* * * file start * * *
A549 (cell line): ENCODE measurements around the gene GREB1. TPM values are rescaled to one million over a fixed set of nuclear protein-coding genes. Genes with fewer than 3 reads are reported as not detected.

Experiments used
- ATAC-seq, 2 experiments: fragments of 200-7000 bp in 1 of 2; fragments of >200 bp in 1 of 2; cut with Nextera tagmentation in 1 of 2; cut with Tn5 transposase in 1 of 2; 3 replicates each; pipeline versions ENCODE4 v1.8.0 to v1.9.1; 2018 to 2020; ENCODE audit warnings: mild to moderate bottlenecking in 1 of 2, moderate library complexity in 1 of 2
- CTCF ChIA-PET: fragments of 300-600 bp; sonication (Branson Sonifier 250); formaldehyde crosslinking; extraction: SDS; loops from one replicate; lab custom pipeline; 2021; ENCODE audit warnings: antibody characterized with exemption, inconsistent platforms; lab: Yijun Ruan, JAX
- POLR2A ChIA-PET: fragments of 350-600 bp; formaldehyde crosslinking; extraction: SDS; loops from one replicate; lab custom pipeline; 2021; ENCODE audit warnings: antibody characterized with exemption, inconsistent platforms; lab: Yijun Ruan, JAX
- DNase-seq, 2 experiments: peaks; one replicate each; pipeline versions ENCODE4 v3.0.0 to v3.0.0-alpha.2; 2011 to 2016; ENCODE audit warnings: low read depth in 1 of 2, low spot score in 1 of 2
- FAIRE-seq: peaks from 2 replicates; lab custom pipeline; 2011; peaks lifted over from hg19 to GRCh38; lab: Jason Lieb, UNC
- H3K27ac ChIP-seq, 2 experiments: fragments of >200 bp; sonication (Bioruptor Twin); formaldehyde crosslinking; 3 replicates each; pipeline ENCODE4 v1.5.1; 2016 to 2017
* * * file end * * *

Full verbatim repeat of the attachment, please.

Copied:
A549 (cell line): ENCODE measurements around the gene GREB1. TPM values are rescaled to one million over a fixed set of nuclear protein-coding genes. Genes with fewer than 3 reads are reported as not detected.

Experiments used
- ATAC-seq, 2 experiments: fragments of 200-7000 bp in 1 of 2; fragments of >200 bp in 1 of 2; cut with Nextera tagmentation in 1 of 2; cut with Tn5 transposase in 1 of 2; 3 replicates each; pipeline versions ENCODE4 v1.8.0 to v1.9.1; 2018 to 2020; ENCODE audit warnings: mild to moderate bottlenecking in 1 of 2, moderate library complexity in 1 of 2
- CTCF ChIA-PET: fragments of 300-600 bp; sonication (Branson Sonifier 250); formaldehyde crosslinking; extraction: SDS; loops from one replicate; lab custom pipeline; 2021; ENCODE audit warnings: antibody characterized with exemption, inconsistent platforms; lab: Yijun Ruan, JAX
- POLR2A ChIA-PET: fragments of 350-600 bp; formaldehyde crosslinking; extraction: SDS; loops from one replicate; lab custom pipeline; 2021; ENCODE audit warnings: antibody characterized with exemption, inconsistent platforms; lab: Yijun Ruan, JAX
- DNase-seq, 2 experiments: peaks; one replicate each; pipeline versions ENCODE4 v3.0.0 to v3.0.0-alpha.2; 2011 to 2016; ENCODE audit warnings: low read depth in 1 of 2, low spot score in 1 of 2
- FAIRE-seq: peaks from 2 replicates; lab custom pipeline; 2011; peaks lifted over from hg19 to GRCh38; lab: Jason Lieb, UNC
- H3K27ac ChIP-seq, 2 experiments: fragments of >200 bp; sonication (Bioruptor Twin); formaldehyde crosslinking; 3 replicates each; pipeline ENCODE4 v1.5.1; 2016 to 2017